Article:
I recently picked up an excellent book at a thrift store. It’s the account of two Japanese men — one who helped design the legendary Zero fighter, and another who flew them — and their accounts of World War II. It’s a fascinating look at the perspective of the enemy during that great conflict.
But buried in its pages are a few treasures I did not expect to find. For example, there’s an account of a Japanese pilot stationed in French Indochina (now Viet Nam) in December, 1941:
“December 8, 1941. This morning dawned quietly. By some miracle the enemy had still not attacked our air bases in French Indochina, much to the relief of all pilots and crew members. It was inconceivable that the enemy would not launch a heavy attack against our airfields, and my squadron moved at once to a nearby French army air base.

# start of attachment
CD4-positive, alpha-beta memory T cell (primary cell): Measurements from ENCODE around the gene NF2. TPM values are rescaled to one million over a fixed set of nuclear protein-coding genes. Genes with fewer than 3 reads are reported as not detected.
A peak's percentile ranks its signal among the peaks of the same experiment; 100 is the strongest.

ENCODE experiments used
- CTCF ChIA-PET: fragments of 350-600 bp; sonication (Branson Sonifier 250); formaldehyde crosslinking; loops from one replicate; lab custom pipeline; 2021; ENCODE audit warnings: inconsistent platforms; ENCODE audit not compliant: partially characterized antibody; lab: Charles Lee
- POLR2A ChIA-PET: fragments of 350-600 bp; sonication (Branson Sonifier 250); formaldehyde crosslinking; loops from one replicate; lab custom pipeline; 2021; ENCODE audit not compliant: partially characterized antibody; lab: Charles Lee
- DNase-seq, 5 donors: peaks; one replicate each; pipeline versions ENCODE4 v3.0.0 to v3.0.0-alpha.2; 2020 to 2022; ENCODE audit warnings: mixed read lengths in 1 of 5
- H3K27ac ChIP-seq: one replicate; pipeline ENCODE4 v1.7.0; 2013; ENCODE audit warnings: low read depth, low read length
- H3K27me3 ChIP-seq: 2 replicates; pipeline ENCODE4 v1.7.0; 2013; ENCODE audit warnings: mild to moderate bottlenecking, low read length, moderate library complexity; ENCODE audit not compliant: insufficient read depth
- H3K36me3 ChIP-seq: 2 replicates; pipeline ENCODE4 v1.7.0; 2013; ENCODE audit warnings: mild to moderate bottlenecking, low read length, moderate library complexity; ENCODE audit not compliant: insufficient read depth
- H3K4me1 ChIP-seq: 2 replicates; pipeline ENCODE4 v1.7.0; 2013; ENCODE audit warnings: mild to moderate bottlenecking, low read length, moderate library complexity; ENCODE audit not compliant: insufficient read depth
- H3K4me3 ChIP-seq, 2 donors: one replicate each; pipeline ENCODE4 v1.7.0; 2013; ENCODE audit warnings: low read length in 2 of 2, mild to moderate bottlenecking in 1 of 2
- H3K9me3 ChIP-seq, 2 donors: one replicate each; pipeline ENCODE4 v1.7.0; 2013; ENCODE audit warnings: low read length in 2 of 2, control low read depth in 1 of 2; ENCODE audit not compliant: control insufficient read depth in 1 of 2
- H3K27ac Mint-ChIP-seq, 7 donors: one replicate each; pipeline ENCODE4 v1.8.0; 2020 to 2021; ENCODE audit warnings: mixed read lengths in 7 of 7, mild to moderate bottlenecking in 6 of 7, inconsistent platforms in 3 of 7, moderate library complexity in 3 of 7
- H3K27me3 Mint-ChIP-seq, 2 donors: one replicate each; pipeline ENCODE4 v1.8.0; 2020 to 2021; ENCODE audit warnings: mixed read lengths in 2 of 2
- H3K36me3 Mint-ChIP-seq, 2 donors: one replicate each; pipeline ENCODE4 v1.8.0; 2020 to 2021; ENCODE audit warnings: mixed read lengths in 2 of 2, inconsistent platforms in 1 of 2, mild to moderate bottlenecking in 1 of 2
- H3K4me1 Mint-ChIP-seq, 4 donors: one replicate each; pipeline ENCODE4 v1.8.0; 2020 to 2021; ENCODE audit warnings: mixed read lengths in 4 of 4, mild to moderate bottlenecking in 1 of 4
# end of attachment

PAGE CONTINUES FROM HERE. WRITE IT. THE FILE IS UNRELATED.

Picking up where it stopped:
“A French army officer approached my bomber this morning, smiling broadly and speaking rapidly in his native tongue. It had been a long time since I studied French at the Naval Academy, and I was unable to understand a word he was saying. We later discovered that the French officer had been congratulating us for our Navy’s successful attack on Pearl Harbor.
“Until that moment, when we discovered what the excited French officer was trying to tell us, we were unaware of the great assault on the American air and naval bastion.”
This book was written in 1956, and at the time of Pearl Harbor France had surrendered to and was busily collaborating with the Nazis. Many of the French military abroad signed up with the Free French movement and aided the allies, but quite a few chose to switch their loyalties to the Nazis and oppose those who would eventually liberate France.
But perhaps I shouldn’t be so critical of our traditional allies…